Nevada DETR Audits - What You Need to Know

Have you received an audit notice from the Nevada Department of Employment, Training, and Rehabilitation (DETR)? Try not to panic. Here’s what you should know:

The primary purpose of the audit is to verify that the numbers reported to DETR match the numbers in your books. The letter you received lists a bunch of documents the auditor wants to see at the audit meeting. The auditor will check your numbers against the ones you reported to DETR and make sure they match.

The secondary purpose of the audit is to make sure you haven’t been misclassifying your employees. This is where most companies get hosed.

If you have paid workers as independent contractors, the auditor wants to see backup documentation that they are, in fact, independent contractors

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How to Start a Business in Las Vegas Video Series

I’m Gina Bongiovi. I’m a lawyer who works with startups and small businesses. Whether you’re in the startup phase or whether you just have an idea rolling around in your head you might want to turn in to a business one day, you need to know how to start a business in Las Vegas. If you’ve done any research, you have found out that the process is pretty complicated and involves a whole bunch of steps; you have to go to a bunch of different agencies, you have to figure out a name, you have to figure out what entity you want to be, you have to figure out what sort of tax permit you need from the state, how you want the IRS to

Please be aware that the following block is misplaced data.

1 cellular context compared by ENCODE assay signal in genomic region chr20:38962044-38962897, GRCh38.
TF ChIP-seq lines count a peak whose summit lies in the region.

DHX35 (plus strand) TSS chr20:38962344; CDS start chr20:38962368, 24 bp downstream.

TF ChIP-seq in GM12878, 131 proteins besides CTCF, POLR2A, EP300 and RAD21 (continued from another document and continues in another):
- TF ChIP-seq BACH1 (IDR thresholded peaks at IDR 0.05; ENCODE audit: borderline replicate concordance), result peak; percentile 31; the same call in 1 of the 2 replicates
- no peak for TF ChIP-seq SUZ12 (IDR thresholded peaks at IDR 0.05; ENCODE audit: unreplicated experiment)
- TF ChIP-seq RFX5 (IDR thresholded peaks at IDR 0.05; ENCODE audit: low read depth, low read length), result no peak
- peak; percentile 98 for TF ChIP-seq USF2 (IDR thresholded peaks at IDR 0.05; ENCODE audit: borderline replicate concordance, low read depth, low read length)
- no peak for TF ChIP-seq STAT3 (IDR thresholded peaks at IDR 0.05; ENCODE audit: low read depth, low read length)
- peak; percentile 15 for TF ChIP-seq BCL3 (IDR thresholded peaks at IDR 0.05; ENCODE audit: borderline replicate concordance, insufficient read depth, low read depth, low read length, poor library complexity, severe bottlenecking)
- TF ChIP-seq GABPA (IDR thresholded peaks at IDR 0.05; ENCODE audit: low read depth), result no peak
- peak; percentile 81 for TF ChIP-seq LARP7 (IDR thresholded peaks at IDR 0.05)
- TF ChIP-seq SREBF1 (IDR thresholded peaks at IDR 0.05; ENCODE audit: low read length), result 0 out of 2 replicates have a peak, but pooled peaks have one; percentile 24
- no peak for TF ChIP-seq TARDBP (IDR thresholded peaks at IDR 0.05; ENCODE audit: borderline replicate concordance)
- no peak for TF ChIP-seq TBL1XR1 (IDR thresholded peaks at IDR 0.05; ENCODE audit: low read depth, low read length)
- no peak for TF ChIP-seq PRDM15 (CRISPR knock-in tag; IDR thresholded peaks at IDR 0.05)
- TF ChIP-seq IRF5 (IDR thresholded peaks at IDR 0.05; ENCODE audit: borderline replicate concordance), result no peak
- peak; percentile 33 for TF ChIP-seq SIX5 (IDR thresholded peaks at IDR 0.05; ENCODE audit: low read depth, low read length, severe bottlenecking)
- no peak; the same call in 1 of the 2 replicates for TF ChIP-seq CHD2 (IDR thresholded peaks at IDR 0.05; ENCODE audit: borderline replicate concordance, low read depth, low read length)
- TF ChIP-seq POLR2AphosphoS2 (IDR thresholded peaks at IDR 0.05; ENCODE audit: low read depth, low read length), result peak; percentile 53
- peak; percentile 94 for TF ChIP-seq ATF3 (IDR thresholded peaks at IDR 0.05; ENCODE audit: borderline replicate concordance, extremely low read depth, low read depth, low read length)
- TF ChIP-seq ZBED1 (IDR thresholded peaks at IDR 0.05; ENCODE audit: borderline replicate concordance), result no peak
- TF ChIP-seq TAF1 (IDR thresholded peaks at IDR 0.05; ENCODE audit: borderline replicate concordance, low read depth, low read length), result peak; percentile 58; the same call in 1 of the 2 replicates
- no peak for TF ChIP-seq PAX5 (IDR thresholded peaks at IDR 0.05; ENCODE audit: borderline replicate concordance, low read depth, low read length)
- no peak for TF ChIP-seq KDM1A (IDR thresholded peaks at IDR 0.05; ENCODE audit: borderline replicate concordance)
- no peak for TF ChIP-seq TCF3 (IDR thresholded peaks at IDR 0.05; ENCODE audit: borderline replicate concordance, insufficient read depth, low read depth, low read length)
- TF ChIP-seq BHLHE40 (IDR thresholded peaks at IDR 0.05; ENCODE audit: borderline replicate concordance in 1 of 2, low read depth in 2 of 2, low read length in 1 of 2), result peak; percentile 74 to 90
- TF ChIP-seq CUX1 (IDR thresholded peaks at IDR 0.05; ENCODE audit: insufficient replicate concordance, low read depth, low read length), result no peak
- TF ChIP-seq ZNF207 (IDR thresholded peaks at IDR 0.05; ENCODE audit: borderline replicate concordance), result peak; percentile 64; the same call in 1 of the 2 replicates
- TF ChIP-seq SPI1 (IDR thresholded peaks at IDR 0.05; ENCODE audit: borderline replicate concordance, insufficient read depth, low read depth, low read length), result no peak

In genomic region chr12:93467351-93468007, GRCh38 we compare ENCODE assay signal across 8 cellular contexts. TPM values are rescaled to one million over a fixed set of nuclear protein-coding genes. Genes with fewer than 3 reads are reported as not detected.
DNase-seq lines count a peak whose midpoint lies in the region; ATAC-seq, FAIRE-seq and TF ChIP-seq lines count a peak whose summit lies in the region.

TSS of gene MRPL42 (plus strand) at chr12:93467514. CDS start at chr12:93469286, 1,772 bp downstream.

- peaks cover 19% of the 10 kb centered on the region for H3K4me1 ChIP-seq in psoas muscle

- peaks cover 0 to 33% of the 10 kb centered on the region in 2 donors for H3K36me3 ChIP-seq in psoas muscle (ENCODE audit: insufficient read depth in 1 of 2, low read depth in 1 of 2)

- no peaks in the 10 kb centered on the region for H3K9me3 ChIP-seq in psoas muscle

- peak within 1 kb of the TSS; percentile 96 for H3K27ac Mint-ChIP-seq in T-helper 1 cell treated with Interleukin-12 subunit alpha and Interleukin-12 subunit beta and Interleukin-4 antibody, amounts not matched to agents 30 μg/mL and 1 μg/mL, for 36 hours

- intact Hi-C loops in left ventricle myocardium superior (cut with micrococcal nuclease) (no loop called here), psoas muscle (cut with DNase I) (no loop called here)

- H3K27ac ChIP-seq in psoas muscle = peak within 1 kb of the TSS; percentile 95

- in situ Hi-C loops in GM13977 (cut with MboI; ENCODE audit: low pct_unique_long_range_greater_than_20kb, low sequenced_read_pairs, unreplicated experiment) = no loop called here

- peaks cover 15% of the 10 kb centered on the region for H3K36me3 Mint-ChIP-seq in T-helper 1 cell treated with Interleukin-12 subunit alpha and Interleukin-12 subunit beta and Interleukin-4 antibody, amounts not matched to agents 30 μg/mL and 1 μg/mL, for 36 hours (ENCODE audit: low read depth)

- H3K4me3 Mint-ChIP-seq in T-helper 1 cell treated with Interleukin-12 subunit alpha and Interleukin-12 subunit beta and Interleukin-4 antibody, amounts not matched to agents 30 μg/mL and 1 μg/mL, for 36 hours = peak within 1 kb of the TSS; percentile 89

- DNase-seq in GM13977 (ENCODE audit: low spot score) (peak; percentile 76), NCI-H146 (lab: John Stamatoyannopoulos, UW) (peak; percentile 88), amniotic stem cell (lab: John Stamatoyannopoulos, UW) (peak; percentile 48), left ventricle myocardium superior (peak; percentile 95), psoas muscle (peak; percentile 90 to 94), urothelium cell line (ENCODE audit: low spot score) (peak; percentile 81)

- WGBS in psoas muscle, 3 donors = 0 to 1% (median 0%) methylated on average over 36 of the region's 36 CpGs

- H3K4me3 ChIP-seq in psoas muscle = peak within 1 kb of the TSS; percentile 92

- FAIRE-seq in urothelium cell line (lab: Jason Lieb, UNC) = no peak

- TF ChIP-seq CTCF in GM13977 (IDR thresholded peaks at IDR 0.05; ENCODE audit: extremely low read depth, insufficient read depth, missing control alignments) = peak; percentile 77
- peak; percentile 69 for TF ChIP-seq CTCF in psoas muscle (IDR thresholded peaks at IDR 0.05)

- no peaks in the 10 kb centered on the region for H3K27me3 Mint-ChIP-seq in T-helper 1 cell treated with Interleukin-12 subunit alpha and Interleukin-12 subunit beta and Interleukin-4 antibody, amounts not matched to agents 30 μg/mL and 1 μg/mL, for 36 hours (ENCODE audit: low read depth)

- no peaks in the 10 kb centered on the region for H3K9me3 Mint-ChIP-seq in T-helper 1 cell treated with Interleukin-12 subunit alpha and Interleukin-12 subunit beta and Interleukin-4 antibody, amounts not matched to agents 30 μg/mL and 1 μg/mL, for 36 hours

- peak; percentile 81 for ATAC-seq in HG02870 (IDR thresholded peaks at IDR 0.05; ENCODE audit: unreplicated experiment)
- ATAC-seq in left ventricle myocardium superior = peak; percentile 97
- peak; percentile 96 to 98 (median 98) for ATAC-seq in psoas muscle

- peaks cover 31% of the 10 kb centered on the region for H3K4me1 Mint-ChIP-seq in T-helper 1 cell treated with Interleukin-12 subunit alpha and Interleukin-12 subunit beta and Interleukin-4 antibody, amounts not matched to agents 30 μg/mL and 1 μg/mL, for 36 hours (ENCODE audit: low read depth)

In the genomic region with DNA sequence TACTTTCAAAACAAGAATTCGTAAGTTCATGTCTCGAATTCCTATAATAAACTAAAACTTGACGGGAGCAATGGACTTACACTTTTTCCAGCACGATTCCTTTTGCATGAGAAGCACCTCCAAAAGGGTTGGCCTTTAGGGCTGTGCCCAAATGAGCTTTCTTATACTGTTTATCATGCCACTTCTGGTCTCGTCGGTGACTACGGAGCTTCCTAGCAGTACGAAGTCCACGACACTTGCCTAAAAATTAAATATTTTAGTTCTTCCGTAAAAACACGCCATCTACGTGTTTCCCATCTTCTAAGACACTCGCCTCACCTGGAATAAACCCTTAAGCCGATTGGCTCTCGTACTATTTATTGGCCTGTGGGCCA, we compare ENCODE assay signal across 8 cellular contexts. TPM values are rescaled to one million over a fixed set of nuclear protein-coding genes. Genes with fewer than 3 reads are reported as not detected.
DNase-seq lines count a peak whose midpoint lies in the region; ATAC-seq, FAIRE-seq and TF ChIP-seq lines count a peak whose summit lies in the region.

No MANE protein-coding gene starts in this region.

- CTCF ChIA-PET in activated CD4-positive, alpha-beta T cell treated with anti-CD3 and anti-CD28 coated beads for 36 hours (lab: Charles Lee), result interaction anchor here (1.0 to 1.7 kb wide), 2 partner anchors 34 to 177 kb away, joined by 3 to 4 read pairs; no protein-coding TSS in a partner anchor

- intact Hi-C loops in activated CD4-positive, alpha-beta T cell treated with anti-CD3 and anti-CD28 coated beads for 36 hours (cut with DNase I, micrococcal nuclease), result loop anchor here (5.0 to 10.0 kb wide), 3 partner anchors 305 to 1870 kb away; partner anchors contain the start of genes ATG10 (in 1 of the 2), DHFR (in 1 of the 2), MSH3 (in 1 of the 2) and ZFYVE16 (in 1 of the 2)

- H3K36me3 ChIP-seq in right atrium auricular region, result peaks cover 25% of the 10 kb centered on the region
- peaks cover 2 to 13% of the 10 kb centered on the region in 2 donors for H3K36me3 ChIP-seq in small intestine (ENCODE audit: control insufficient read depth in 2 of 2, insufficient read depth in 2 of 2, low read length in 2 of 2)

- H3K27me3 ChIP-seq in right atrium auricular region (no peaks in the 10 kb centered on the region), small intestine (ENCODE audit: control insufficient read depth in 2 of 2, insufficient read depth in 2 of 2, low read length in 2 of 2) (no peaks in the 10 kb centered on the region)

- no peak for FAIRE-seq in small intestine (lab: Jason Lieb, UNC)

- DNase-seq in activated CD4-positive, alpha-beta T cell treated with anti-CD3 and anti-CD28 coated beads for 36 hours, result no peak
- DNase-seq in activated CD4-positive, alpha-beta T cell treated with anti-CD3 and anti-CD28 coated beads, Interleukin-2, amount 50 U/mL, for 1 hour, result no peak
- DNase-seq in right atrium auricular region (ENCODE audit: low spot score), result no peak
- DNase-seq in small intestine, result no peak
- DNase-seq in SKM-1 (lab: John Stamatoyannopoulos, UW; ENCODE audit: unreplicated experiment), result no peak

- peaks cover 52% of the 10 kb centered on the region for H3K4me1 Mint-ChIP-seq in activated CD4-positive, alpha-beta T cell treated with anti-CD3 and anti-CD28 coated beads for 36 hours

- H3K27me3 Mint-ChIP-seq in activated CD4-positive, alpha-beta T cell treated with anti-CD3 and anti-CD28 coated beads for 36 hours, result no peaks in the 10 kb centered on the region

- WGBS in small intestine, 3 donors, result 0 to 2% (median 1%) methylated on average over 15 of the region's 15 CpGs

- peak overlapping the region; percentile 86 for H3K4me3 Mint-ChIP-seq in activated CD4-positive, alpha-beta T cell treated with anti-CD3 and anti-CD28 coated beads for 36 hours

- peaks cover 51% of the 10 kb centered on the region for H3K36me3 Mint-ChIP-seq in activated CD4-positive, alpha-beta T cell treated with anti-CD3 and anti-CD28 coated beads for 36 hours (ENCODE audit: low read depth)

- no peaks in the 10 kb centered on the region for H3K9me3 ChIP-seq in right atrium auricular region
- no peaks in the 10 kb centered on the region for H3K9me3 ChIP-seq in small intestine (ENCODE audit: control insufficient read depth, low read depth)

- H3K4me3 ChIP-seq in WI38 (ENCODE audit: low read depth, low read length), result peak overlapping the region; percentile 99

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IRS Issues Guidance on Tax Treatment of Cell Phones; Provides Small Business Recordkeeping Relief

September 14, 2011

From the IRS NewsWire, issue IR-2011-93

 

WASHINGTON — The Internal Revenue Service today issued guidance designed to clarify the tax treatment of employer-provided cell phones.

The guidance relates to a provision in the Small Business Jobs Act of 2010, enacted last fall, that removed cell phones from the definition of listed property, a category under tax law that normally requires additional recordkeeping by taxpayers.

The Notice issued today provides guidance on the treatment of employer- provided cell phones as an excludible fringe benefit. The Notice provides that when an employer provides an employee with a cell phone primarily for noncompensatory business reasons, the business and personal use of the cell phone is generally nontaxable to the employee. The IRS will

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Burdensome 1099 Rule Repealed

Last year I wrote about a rule buried deep within the cavernous provisions of the healthcare reform act which would have required small businesses to file 1099 forms for every purchase over $600.  Small business owners across the nation could be heard grumbling about the provision, which would have placed an additional administrative burden on companies already spread thin.  

We can now breathe a collective sigh of relief because President Obama signed a bill to repeal this provision earlier this month.  Whew!  

Nevada Tax Amnesty Starting July 1, 2010

By Guest Blogger Rich Vallari Southwest Sales Tax Solutions (702) 233-0049

Nevada Governor Jim Gibbons has approved a tax amnesty program that will be effective from July 1, 2010 to September 30, 2010. Specific rules regarding the amnesty program have not yet been announced, but are expected soon.

In general, tax amnesty programs encourage people to file and to pay back taxes without incurring interest or penalties. In return, the tax jurisdiction benefits by collecting delinquent revenues and fees.